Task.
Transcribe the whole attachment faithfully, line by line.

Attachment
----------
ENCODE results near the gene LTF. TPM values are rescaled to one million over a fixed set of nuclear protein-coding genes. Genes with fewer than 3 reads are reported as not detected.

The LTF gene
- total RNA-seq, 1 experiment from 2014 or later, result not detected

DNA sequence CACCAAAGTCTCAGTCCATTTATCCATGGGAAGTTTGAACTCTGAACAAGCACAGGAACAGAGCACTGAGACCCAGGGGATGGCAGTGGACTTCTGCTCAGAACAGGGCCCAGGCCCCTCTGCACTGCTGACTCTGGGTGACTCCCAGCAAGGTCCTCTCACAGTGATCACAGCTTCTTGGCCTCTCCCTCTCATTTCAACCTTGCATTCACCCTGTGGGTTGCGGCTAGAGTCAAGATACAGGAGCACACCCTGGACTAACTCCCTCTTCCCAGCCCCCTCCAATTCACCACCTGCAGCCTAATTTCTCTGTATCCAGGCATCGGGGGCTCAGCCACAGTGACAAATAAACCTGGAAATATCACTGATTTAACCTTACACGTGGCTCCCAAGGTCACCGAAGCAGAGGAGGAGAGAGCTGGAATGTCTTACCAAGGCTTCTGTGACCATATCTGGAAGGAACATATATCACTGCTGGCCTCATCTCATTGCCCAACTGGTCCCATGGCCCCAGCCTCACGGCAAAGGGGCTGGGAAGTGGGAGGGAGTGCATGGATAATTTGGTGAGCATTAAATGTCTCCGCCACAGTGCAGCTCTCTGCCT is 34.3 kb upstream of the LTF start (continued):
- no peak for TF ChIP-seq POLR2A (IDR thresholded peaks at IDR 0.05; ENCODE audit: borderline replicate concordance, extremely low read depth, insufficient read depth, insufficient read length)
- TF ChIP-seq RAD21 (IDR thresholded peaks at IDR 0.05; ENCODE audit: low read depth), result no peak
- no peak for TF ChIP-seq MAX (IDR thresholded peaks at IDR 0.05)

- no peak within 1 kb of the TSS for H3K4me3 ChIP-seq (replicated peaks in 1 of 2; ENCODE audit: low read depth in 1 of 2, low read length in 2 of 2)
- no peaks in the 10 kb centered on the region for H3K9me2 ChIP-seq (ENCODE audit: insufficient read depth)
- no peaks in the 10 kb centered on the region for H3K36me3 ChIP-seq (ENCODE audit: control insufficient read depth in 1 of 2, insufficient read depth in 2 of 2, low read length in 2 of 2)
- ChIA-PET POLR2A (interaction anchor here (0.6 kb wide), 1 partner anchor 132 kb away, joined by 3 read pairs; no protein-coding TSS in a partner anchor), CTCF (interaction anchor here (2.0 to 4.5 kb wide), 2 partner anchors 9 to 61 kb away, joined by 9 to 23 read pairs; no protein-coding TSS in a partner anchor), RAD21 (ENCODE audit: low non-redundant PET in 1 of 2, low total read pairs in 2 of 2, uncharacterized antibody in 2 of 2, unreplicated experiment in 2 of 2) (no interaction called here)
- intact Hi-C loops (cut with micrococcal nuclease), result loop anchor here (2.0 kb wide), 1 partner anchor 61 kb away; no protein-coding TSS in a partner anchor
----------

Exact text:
ENCODE results near the gene LTF. TPM values are rescaled to one million over a fixed set of nuclear protein-coding genes. Genes with fewer than 3 reads are reported as not detected.

The LTF gene
- total RNA-seq, 1 experiment from 2014 or later, result not detected

DNA sequence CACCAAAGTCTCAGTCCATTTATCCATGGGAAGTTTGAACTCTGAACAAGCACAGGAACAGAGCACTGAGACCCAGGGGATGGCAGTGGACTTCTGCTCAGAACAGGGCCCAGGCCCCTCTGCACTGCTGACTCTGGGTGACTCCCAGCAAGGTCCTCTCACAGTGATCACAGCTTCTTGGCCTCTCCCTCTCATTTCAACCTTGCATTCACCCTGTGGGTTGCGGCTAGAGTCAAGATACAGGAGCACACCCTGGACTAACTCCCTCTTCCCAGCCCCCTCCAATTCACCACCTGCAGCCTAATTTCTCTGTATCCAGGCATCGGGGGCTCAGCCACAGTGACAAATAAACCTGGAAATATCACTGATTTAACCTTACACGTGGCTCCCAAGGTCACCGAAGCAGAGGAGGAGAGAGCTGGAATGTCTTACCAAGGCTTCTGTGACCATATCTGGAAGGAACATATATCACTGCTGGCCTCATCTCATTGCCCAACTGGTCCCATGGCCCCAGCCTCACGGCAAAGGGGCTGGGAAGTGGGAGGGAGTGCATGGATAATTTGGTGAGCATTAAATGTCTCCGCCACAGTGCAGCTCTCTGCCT is 34.3 kb upstream of the LTF start (continued):
- no peak for TF ChIP-seq POLR2A (IDR thresholded peaks at IDR 0.05; ENCODE audit: borderline replicate concordance, extremely low read depth, insufficient read depth, insufficient read length)
- TF ChIP-seq RAD21 (IDR thresholded peaks at IDR 0.05; ENCODE audit: low read depth), result no peak
- no peak for TF ChIP-seq MAX (IDR thresholded peaks at IDR 0.05)

- no peak within 1 kb of the TSS for H3K4me3 ChIP-seq (replicated peaks in 1 of 2; ENCODE audit: low read depth in 1 of 2, low read length in 2 of 2)
- no peaks in the 10 kb centered on the region for H3K9me2 ChIP-seq (ENCODE audit: insufficient read depth)
- no peaks in the 10 kb centered on the region for H3K36me3 ChIP-seq (ENCODE audit: control insufficient read depth in 1 of 2, insufficient read depth in 2 of 2, low read length in 2 of 2)
- ChIA-PET POLR2A (interaction anchor here (0.6 kb wide), 1 partner anchor 132 kb away, joined by 3 read pairs; no protein-coding TSS in a partner anchor), CTCF (interaction anchor here (2.0 to 4.5 kb wide), 2 partner anchors 9 to 61 kb away, joined by 9 to 23 read pairs; no protein-coding TSS in a partner anchor), RAD21 (ENCODE audit: low non-redundant PET in 1 of 2, low total read pairs in 2 of 2, uncharacterized antibody in 2 of 2, unreplicated experiment in 2 of 2) (no interaction called here)
- intact Hi-C loops (cut with micrococcal nuclease), result loop anchor here (2.0 kb wide), 1 partner anchor 61 kb away; no protein-coding TSS in a partner anchor